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Re: Contextual find and replace large config file

by kschwab (Vicar)
on Jan 02, 2019 at 18:34 UTC ( #1227939=note: print w/replies, xml ) Need Help??


in reply to Contextual find and replace large config file

"Does anyone know of a better or more generic way to do these kind of things?"

There's lots of choices for config files. JSON and YAML are popular. Your second example is pretty close to JSON already. It would look like this as JSON:

{ "ObjectType1": { "Param1": 8, "Param2": "SomeText", "NestedObject": { "Param1": 3, "Param2": "SomeText" } }, "ObjectType2": { "Param1": 10 } }

There are perl modules to parse JSON, some streaming, if you really can't load it all into memory. There's also a really nice command line utility called "jq", see some examples here.

Note that JSON doesn't support comments, which is probably the biggest complaint about it as a configuration file format.

Replies are listed 'Best First'.
Re^2: Contextual find and replace large config file
by LanX (Sage) on Jan 03, 2019 at 23:09 UTC
    > Note that JSON doesn't support comments, which is probably the biggest complaint about it as a configuration file format.

    I never noticed this - most probably because I never came into a situation to need it.

    What's surprising me, is that JSON historically started as eval'ed JS object, so why did they skip the comment feature?

    Especially since CSS inherited JS comments too.

    So I did some research to find out that Douglas Crockford disabled it deliberately, because he wanted to prevent people from hiding data there. ...

    ... well, Douglas again. :/

    Anyway, for config purpose I'd try split up the data into multiple JSON chunks and comment them, or resort to YAML, which allows JSON as subset.

    --- # Comment { "name": "John Smith", "age": 33 }

    Cheers Rolf
    (addicted to the Perl Programming Language :)
    Wikisyntax for the Monastery FootballPerl is like chess, only without the dice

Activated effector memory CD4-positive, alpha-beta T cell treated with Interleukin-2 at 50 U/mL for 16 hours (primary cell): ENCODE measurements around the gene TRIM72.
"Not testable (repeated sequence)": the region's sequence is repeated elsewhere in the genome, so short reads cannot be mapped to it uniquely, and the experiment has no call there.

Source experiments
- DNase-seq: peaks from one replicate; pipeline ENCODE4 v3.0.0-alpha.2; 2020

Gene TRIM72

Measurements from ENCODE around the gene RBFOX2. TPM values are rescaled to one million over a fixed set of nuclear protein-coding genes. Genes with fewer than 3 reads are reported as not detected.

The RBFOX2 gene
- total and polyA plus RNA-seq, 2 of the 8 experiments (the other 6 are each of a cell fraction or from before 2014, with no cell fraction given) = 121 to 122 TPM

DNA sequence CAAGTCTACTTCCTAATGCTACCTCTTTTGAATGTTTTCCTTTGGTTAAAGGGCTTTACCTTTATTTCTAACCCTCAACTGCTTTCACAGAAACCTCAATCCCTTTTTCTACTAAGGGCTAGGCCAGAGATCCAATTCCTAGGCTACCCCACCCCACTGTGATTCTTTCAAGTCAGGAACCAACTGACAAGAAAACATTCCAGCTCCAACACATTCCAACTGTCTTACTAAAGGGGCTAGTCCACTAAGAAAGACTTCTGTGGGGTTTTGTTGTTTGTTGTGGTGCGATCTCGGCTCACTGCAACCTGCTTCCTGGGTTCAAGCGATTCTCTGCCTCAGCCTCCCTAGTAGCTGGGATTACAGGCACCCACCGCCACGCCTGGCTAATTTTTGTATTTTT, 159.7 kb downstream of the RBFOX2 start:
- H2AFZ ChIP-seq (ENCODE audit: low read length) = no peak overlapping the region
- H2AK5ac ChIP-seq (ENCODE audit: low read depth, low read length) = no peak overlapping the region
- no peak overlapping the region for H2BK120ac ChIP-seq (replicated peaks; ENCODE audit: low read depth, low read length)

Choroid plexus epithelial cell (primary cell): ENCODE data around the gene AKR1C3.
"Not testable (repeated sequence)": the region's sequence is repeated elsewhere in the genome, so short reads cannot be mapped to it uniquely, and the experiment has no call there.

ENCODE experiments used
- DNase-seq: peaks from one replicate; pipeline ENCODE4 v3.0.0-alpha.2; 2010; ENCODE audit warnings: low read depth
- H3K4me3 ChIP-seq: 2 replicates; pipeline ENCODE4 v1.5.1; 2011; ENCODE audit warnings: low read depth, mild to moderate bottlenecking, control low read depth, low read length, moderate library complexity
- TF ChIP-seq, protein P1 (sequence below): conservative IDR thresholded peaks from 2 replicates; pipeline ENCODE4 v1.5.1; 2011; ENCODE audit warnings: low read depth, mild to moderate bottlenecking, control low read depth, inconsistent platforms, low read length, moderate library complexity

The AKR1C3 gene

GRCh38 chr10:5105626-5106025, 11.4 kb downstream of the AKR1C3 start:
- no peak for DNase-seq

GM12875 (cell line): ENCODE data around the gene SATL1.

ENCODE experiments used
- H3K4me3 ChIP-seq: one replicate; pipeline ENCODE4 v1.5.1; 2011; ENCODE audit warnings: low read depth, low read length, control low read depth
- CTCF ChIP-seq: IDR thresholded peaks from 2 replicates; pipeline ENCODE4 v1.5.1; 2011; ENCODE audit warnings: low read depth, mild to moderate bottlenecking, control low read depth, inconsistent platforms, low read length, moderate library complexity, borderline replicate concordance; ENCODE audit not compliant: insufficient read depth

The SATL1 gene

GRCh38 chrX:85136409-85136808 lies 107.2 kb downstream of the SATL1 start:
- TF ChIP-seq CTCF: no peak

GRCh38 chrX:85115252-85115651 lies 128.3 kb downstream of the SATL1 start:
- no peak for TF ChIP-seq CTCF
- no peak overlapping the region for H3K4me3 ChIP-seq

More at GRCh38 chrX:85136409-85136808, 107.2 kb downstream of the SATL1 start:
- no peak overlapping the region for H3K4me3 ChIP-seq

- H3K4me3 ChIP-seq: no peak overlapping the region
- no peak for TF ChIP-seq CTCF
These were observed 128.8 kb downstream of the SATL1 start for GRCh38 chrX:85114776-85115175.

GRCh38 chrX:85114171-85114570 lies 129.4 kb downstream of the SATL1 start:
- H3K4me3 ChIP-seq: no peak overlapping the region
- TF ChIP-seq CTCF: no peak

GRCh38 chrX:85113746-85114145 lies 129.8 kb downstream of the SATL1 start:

Re^2: Contextual find and replace large config file
by karlgoethebier (Abbot) on Jan 03, 2019 at 17:23 UTC
    "... JSON doesn't support comments..."

    It does if you treat them as data:

    #!/usr/bin/env perl use strict; use warnings; use JSON::Tiny qw(decode_json encode_json); use Data::Dump; my $conf = encode_json { foo => qw(bar), nose => qw(cuke), comment => qw(RTFM) }; my $hash = decode_json($conf); dd $hash; __END__ { comment => "RTFM", foo => "bar", nose => "cuke" }

    Best regards, Karl

    «The Crux of the Biscuit is the Apostrophe»

    perl -MCrypt::CBC -E 'say Crypt::CBC->new(-key=>'kgb',-cipher=>"Blowfish")->decrypt_hex($ENV{KARL});'Help

      Comments in most languages can appear anywhere where insignificant whitespace is possible. Your approach can't transform structures that comment both on the keys and values, as in
      { "name" /* represented as "shortname" in the DB */ : "John Doe" /* full name */,
      map{substr$_->[0],$_->[1]||0,1}[\*||{},3],[[]],[ref qr-1,-,-1],[{}],[sub{}^*ARGV,3]
        “...Your approach...“

        Nobody is perfect.

        «The Crux of the Biscuit is the Apostrophe»

        perl -MCrypt::CBC -E 'say Crypt::CBC->new(-key=>'kgb',-cipher=>"Blowfish")->decrypt_hex($ENV{KARL});'Help

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